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From Latin praecox (premature, precocious, ripe before time, early ripe), from praecoquō (to ripen beforehand, ripen fully, also boil beforehand), from prae (before) + coquō (to cook, boil, ripen). Doublet of apricot.


  • enPR: prĭ-kō'shəs, IPA(key): /pɹəˈkəʊʃəs/
    • (file)
  • Rhymes: -əʊʃəs


precocious (comparative more precocious, superlative most precocious)

  1. Characterized by exceptionally early development or maturity.
    The precocious plant was already blooming flowers by day 4.
    • 1859, George Meredith, chapter 15, in The Ordeal of Richard Feverel. A History of Father and Son. [], volumes (please specify |volume=I to III), London: Chapman and Hall, →OCLC:
      Now those abominations whom you call precocious boys—your little pet monsters, doctor!—and who can wonder that the world is what it is? when it is full of them—as they will have no divine time to look back upon in their own lives, how can they believe in innocence and goodness, or be other than sons of selfishness and the Devil?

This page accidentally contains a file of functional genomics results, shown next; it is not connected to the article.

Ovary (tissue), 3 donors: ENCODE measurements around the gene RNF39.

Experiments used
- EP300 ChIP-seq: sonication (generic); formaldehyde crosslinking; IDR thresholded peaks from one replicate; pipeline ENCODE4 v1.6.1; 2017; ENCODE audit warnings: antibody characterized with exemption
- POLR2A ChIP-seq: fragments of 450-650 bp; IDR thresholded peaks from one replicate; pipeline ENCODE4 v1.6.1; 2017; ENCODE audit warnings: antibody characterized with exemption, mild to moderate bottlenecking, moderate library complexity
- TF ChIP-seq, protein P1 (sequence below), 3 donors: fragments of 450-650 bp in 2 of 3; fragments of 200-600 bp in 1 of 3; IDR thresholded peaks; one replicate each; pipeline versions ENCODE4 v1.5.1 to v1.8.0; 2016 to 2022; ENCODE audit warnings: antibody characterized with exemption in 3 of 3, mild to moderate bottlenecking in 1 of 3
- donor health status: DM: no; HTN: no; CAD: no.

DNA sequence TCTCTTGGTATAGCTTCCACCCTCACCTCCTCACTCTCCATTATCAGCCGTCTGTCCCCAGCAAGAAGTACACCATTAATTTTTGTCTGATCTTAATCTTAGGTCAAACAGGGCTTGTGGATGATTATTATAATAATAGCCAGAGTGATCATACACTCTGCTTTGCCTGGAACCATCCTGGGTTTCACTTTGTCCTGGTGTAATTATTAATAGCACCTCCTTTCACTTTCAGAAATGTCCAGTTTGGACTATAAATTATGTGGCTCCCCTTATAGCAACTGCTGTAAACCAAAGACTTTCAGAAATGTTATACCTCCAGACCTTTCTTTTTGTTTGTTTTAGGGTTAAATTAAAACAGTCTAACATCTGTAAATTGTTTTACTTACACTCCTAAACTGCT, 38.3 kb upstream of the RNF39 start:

• 2014 November 14, Stephen Halliday, “Scotland 1-0 Republic of Ireland: Maloney the hero”, in The Scotsman[1]:
      Scotland’s most encouraging early source of an attacking threat was Andrew Robertson as the precocious left-back charged forward to good effect on a couple of occasions.
    • 1992, Rudolf M[athias] Schuster, The Hepaticae and Anthocerotae of North America: East of the Hundredth Meridian, volume V, New York, N.Y.: Columbia University Press, →ISBN, page 5:
      Both groups, also, have already evolved precocious (intracapsular) spore germination.
  2. Exhibiting advanced skills and aptitudes at an abnormally early age.
    The precocious child began reading the newspaper at age four.
    • 1964, Sherman Brothers (lyrics and music), “Supercalifragilisticexpialidocious”, in Mary Poppins, Walt Disney:
      Mary: Even though the sound of it is something quite atrocious / If you say it loud enough you'll always sound precocious.



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